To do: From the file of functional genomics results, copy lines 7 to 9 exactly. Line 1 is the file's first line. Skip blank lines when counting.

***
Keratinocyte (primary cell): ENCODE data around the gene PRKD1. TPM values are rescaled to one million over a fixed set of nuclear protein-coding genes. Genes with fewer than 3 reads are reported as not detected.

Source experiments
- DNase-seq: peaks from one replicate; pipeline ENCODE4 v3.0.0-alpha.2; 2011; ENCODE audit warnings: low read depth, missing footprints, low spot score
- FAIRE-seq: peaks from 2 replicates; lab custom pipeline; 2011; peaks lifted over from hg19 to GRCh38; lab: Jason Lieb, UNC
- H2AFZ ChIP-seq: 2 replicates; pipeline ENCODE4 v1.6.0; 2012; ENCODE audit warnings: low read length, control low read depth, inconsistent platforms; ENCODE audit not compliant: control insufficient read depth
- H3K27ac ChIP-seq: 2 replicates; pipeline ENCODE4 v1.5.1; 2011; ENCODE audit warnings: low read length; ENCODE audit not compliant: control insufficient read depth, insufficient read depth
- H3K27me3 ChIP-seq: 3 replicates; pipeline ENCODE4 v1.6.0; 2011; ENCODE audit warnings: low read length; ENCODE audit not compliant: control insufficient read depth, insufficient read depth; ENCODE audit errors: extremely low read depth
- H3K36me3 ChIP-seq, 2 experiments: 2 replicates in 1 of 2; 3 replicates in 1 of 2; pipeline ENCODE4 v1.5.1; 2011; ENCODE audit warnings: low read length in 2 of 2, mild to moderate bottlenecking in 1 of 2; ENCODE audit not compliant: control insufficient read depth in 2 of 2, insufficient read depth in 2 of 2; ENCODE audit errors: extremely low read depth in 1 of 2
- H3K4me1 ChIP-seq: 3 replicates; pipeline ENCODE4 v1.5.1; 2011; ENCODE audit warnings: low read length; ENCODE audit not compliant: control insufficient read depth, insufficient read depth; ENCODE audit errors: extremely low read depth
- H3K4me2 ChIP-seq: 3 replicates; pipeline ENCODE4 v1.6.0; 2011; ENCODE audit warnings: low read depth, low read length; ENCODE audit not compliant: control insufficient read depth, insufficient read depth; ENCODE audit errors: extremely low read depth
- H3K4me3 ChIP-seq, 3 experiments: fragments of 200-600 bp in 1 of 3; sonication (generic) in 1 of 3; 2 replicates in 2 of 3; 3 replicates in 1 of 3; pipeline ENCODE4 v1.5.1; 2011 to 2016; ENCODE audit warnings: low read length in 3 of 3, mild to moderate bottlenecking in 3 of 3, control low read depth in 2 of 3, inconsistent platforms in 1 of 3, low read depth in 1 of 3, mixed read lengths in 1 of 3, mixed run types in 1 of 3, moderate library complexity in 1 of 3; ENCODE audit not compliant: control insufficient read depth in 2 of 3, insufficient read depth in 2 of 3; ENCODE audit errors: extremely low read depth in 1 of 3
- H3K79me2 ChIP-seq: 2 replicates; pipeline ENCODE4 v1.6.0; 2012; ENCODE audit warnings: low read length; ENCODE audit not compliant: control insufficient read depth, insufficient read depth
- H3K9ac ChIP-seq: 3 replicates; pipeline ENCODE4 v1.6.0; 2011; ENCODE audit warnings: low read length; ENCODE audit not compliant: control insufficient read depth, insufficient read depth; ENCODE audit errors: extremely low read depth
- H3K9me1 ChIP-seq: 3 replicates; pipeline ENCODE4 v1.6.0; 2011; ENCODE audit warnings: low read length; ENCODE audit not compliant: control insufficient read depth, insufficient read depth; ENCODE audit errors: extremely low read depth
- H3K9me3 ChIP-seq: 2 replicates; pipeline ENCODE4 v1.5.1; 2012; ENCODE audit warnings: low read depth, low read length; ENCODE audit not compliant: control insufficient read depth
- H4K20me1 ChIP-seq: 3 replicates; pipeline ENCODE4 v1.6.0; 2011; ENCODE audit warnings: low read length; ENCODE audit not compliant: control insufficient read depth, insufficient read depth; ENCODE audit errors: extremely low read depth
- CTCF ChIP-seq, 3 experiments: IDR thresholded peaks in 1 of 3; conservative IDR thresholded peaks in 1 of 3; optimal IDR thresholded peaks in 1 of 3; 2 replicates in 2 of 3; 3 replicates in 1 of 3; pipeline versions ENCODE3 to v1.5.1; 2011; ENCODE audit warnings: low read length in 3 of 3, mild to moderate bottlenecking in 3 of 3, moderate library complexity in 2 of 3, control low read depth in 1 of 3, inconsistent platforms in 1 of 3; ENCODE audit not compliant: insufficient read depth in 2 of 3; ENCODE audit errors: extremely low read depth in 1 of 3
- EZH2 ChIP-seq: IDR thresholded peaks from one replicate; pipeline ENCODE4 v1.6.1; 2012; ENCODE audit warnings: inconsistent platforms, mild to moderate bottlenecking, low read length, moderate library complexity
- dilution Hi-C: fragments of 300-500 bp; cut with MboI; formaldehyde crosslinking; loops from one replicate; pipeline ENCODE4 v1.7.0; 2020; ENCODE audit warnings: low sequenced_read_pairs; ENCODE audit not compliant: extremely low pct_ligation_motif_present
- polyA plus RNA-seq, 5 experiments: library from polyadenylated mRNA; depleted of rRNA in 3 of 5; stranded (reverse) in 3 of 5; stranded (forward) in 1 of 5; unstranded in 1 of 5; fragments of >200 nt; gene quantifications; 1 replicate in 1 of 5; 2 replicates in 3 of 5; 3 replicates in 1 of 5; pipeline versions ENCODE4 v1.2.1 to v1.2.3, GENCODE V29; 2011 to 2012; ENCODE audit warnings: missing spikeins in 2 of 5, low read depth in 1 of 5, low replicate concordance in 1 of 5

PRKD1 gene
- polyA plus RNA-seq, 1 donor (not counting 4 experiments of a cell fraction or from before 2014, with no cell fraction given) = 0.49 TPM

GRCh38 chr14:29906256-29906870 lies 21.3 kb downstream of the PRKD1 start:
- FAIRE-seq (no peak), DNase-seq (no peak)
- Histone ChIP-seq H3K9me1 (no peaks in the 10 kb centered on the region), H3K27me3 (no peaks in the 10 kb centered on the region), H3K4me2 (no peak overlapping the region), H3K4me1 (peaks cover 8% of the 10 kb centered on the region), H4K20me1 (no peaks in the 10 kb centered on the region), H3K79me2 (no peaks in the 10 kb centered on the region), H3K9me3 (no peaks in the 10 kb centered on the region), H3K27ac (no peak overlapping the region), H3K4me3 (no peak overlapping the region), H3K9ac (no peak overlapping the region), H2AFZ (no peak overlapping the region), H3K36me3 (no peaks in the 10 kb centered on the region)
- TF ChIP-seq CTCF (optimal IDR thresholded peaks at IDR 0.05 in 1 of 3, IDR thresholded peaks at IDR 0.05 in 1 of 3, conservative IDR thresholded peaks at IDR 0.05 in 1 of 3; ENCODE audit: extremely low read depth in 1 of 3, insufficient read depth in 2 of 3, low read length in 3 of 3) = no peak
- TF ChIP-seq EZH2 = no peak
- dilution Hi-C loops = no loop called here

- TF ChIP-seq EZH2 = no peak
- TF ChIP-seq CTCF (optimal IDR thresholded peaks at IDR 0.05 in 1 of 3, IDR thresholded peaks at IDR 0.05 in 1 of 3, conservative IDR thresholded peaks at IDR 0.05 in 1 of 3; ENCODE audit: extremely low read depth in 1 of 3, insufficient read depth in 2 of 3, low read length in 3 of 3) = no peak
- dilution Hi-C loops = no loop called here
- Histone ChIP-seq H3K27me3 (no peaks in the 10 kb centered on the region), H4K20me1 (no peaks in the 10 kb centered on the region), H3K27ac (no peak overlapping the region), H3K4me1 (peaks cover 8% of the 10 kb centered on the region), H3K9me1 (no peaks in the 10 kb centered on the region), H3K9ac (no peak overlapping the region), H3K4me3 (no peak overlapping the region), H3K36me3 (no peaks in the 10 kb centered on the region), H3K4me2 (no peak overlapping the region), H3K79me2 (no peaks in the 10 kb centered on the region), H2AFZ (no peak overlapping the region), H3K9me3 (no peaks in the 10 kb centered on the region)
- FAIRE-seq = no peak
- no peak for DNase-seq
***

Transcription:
- H3K27me3 ChIP-seq: 3 replicates; pipeline ENCODE4 v1.6.0; 2011; ENCODE audit warnings: low read length; ENCODE audit not compliant: control insufficient read depth, insufficient read depth; ENCODE audit errors: extremely low read depth
- H3K36me3 ChIP-seq, 2 experiments: 2 replicates in 1 of 2; 3 replicates in 1 of 2; pipeline ENCODE4 v1.5.1; 2011; ENCODE audit warnings: low read length in 2 of 2, mild to moderate bottlenecking in 1 of 2; ENCODE audit not compliant: control insufficient read depth in 2 of 2, insufficient read depth in 2 of 2; ENCODE audit errors: extremely low read depth in 1 of 2
- H3K4me1 ChIP-seq: 3 replicates; pipeline ENCODE4 v1.5.1; 2011; ENCODE audit warnings: low read length; ENCODE audit not compliant: control insufficient read depth, insufficient read depth; ENCODE audit errors: extremely low read depth